This gets at one of the messy things about estimates: how others see them. In the case of construction, it is usually in a situation where there is a competition and the low bid is the most appealling. That’s a slightly different beast than an estimate someone doesn’t want to hear.

                                                      2. 4

                                                        Estimation requires that the future be like the past.

                                                        This is false. Good, repeatable, rigorous estimation is certainly aided in such cases, but the act of estimating does not require that–Crazy Alex up on the mount always says that tasks take less than a calendar year, and has a 99.999% success rate for any task put before them. Many software engineers I know will refuse to provide even a bad, arbitrary estimate unless pressed.

                                                        And there is always a big pile of stuff that isn’t under control because it wasn’t foreseen or because it is a rare task.

                                                        This hasn’t been my experience, because usually the engineers have always forseen it (perhaps the one upside of kvetching about technical debt) or there are so genuinely rare tasks. Integrating with an API isn’t a rare task, handling copy changes isn’t a rare task, making CI faster by looking for redundant steps isn’t a rare task–these are all things that are normal and expected in the course of one’s career,

                                                        I think we collectively harm our profession by pretending that there is no significant difference in frequency between the occurrences of boring glue/plumbing work and genuinely hard engineering.

                                                        1. 4

                                                          Minor addendum:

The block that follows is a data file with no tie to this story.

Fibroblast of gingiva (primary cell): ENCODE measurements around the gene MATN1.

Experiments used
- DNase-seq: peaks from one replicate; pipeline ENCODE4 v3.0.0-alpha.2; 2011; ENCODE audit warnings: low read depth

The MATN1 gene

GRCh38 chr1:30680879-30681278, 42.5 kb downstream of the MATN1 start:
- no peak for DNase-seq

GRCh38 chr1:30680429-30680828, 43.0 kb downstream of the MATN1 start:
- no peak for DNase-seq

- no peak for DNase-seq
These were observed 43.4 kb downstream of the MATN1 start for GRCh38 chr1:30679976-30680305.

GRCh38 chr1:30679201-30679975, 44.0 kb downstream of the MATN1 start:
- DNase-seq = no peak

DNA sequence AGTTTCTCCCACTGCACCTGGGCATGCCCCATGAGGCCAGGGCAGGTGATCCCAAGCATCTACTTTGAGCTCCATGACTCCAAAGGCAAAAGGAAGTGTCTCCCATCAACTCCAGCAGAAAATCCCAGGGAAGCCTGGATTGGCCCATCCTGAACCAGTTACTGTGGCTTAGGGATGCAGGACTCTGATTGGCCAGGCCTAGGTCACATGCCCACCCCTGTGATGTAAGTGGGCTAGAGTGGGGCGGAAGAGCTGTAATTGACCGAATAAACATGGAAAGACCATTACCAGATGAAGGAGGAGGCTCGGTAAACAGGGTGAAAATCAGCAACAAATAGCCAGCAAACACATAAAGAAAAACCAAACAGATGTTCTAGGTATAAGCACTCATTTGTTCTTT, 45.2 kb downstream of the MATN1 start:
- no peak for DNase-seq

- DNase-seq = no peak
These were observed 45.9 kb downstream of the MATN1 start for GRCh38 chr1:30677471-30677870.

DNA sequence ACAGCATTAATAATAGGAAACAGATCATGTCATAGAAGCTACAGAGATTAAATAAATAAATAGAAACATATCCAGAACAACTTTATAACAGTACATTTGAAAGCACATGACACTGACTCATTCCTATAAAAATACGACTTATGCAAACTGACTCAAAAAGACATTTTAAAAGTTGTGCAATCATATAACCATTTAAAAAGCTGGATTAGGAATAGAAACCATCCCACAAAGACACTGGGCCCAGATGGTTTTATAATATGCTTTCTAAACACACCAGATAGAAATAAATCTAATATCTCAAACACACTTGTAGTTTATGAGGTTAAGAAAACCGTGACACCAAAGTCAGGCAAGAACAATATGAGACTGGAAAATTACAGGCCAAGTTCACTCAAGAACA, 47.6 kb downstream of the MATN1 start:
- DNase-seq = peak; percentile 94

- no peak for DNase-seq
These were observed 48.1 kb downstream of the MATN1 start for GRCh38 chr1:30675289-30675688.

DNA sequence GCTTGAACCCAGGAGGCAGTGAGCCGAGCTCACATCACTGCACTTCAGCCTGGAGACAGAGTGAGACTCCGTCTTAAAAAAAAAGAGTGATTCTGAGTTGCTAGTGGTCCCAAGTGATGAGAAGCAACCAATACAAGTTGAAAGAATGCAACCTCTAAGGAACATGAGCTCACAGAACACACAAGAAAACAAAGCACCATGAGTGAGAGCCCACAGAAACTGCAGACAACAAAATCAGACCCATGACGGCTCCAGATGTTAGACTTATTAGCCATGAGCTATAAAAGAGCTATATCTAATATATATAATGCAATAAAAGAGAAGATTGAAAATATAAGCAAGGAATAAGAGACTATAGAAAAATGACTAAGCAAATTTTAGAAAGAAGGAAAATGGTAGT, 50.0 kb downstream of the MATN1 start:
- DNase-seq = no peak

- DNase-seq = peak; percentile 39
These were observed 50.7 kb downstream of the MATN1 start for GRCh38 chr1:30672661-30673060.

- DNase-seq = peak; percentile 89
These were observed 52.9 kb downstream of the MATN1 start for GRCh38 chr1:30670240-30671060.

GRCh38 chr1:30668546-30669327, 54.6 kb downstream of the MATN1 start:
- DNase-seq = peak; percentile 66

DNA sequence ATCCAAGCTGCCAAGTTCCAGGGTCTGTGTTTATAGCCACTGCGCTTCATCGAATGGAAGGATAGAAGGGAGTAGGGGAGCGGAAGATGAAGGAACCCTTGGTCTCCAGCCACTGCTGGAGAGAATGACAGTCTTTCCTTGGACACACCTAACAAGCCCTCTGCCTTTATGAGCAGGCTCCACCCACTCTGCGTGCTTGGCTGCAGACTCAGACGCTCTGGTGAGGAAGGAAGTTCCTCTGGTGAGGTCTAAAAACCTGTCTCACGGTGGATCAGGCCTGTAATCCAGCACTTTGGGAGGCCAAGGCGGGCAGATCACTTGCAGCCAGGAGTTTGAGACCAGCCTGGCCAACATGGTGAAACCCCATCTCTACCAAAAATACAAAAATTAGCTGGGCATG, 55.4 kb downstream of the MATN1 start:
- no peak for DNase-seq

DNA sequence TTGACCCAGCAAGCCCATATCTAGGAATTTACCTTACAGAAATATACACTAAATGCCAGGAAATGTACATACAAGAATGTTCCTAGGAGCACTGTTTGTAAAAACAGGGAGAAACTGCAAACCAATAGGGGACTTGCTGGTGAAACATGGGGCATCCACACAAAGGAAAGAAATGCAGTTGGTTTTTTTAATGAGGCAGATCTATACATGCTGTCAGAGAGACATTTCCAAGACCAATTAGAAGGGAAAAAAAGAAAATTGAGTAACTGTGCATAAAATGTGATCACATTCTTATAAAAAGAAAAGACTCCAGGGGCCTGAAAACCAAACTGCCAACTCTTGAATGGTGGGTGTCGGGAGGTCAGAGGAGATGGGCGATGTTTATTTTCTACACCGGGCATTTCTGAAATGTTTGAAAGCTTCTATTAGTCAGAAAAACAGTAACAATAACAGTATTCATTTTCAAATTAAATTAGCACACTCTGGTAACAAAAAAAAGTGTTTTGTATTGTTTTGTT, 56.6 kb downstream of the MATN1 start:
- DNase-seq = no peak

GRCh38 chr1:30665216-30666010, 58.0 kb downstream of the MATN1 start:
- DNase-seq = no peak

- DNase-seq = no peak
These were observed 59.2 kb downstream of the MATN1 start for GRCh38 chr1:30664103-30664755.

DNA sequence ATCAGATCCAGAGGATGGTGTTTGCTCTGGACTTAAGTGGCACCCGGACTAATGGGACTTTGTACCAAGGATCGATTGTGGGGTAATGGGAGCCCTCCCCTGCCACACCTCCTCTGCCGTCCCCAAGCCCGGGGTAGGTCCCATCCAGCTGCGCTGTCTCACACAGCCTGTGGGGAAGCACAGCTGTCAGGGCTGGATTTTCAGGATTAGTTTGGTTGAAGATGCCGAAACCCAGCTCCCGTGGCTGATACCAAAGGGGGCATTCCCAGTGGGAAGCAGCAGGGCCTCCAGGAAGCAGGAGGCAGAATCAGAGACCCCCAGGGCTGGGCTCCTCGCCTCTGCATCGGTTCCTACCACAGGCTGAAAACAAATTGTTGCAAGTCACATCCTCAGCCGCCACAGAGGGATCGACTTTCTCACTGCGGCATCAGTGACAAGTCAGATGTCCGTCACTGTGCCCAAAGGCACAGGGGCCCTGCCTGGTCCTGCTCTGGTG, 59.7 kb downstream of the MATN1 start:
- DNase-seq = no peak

The real issue with this approach isn’t the grizzled veteran of a dozen projects who refuses to give an estimate because of their observations of how management at their company treats those estimates or who has seen many projects derailed by acts of Vendor–that person’s reluctance is understandable, and I trust that if pressed and managed properly they’d at least come up with something.

                                                          The problem is all of the brand-new folks to the profession who are hearing “you never give estimates”, “estimates are impossible”, etc. They blindly follow that culture and shortchange themselves, their teams, and their customers.

                                                          1. 1

                                                            the grizzled veteran of a dozen projects who refuses to give an estimate because of their observations of how management at their company treats those estimates

                                                            I’d say even that veteran is being silly. They could always take their actual estimate and double it or whatever they see fit to turn it into an upper bound estimation if management is going to take the estimation and turn it into a deadline.

                                                          2. 3

                                                            Many software engineers I know will refuse to provide even a bad, arbitrary estimate unless pressed.

                                                            There’s usually an underlying disfunction hiding here. When a developer is held to bad estimates, they lose the psychological safety and trust that comes from such things and are wary to try this again.